Two things there: a plan has resources, like money, so there isn't an intracity bus plan to mitigate the people movement. Somehow the Surface+Transit Option would have gotten state support for transit and the Tunnel+Transit Option never will.

The Tunnel opponents are both saying that the Tunnel+Transit Option dumps too many cars on surface streets (as if a surface option wouldn't) and that there will not be as many cars on the road as the state is predicting.
There either will be too many cars, or not. Glad we have that settled.

After the transit portion is secured the next effort should be to go after eliminating one of the I-5 exits under the Washington State Convention Center to increase throughput on I-5.

If people care to remember, I-405 was supposed to act as a bypass around a constrained I-5 running through Seattle. The real answer there is to increase the throughput on I-5 no matter what option was to be chosen.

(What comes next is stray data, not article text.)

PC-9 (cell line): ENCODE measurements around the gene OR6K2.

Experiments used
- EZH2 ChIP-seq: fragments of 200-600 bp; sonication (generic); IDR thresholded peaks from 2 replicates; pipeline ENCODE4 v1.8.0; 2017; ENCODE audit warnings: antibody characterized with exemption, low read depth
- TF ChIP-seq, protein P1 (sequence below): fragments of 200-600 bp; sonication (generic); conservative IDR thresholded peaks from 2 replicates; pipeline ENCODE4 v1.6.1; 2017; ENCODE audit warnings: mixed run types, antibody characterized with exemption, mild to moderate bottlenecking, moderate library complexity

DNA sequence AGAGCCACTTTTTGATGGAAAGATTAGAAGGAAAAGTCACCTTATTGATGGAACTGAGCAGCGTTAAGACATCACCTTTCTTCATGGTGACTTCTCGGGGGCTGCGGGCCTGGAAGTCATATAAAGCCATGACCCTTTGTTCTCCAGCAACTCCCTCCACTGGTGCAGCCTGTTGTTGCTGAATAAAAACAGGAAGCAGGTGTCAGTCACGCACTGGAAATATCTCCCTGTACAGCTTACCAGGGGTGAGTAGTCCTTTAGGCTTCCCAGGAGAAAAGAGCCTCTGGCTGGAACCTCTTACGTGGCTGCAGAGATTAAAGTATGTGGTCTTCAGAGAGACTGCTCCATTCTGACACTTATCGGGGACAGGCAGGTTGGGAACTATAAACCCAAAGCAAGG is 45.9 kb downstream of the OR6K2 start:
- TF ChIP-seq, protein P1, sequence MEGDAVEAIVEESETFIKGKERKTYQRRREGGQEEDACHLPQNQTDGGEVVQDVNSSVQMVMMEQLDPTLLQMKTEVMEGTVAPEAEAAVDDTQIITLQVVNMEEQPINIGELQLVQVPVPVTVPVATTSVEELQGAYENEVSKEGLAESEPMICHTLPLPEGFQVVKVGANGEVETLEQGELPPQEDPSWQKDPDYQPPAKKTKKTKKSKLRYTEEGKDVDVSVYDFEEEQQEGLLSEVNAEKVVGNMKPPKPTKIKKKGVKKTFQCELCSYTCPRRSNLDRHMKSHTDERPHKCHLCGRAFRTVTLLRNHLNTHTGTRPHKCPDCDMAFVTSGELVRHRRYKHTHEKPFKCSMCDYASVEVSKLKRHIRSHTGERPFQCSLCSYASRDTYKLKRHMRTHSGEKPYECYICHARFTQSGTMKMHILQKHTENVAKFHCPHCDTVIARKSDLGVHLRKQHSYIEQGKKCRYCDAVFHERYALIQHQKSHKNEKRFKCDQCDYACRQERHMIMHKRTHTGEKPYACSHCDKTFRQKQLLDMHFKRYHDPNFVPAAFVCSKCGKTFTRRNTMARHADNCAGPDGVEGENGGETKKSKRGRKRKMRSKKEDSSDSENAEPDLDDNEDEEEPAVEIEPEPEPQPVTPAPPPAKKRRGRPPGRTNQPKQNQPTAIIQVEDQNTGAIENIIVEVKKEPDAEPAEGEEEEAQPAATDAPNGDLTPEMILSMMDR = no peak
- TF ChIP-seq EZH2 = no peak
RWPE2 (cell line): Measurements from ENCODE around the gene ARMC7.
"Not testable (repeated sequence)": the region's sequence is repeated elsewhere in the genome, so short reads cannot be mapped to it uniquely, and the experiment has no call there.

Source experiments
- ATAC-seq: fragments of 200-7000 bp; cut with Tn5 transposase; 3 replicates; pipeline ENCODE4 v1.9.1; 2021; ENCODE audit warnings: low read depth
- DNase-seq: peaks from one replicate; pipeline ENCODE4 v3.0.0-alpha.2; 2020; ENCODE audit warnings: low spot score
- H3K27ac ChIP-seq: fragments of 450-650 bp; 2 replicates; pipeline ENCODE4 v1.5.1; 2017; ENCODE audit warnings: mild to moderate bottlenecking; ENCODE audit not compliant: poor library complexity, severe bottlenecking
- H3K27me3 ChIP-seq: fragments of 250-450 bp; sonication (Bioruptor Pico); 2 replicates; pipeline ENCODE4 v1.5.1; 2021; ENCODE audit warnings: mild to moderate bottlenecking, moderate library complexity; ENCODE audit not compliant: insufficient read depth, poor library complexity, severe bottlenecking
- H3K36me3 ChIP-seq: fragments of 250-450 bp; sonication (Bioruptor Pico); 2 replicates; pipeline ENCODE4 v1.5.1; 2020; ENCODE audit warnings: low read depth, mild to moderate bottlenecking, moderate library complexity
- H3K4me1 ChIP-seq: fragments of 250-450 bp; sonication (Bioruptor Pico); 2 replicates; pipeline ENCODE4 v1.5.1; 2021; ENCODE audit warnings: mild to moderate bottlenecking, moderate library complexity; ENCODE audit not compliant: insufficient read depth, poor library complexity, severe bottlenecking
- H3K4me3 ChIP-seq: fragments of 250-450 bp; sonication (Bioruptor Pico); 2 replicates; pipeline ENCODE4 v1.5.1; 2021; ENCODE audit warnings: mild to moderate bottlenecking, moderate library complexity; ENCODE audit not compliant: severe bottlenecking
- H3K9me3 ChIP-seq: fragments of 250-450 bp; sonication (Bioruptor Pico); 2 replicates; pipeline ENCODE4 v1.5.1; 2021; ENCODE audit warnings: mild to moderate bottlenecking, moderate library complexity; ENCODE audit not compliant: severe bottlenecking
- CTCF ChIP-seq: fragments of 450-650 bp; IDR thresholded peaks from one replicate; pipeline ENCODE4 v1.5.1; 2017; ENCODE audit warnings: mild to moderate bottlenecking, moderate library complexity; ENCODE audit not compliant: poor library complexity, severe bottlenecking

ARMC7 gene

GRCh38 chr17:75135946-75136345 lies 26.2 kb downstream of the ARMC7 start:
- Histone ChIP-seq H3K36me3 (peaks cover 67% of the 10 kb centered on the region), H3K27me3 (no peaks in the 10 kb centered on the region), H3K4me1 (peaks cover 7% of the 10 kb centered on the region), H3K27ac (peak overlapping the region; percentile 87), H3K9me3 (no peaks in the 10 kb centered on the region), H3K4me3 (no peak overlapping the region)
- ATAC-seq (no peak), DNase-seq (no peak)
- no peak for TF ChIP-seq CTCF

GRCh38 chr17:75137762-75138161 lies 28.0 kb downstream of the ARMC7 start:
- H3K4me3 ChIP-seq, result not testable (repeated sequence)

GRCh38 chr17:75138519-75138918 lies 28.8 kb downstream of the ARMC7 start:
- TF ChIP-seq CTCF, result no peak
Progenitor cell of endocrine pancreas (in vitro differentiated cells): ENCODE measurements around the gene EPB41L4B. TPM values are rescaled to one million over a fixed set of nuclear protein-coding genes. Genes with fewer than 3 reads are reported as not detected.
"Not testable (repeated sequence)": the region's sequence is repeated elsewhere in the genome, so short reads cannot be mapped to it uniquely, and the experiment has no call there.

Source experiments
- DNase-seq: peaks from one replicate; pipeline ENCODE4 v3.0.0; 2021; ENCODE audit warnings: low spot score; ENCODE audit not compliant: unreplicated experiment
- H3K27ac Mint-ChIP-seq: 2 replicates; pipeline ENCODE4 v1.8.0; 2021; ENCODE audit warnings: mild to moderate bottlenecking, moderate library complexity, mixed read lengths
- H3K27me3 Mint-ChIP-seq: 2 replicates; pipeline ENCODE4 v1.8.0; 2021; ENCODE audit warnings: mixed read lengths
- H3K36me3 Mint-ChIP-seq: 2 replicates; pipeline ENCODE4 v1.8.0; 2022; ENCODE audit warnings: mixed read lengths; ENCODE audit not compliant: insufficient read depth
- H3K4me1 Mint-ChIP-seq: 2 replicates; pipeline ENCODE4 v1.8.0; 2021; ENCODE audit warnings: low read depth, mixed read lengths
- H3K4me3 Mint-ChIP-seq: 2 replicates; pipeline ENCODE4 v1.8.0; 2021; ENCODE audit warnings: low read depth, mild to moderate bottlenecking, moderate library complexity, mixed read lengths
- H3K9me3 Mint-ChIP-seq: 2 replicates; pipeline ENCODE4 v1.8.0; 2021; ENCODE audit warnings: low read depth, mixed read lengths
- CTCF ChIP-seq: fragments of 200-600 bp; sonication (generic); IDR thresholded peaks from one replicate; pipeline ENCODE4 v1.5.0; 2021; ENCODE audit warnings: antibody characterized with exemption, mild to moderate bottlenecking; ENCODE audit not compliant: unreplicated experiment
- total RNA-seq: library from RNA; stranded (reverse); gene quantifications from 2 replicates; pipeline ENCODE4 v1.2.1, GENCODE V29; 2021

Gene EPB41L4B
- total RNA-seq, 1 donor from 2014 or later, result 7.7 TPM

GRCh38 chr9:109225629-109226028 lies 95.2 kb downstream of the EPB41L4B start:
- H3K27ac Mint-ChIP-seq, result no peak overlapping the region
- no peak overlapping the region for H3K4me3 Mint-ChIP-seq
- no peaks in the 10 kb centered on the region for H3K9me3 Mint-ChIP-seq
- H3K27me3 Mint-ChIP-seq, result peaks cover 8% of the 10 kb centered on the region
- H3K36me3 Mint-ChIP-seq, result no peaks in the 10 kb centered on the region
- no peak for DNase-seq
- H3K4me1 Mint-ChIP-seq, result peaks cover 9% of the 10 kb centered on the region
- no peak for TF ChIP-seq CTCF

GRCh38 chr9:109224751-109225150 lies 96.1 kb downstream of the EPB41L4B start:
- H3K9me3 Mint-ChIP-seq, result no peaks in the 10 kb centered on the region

The answer is:All of the above.

5 comments:

Peter said...

If the tourism taxes pass to the county and ballmer`s stilll interested, will he automatically be the preferred owner the county wants to work with? If brock is right, lets just say he is, and someone is interested in a new arena, and If ballmer only wants to renovate keyarena and with someone else we can get a new arena, i would prefer for the county to work with them than ballmer. If we need a key redo to get a new team, if thats the only possibility, i guess we should take it but i would prefer an new arena and the NHL.

Mr Baker said...

The preferred owner is up to the NBA, not the county.
I do not see Key Arena as the first option for anybody.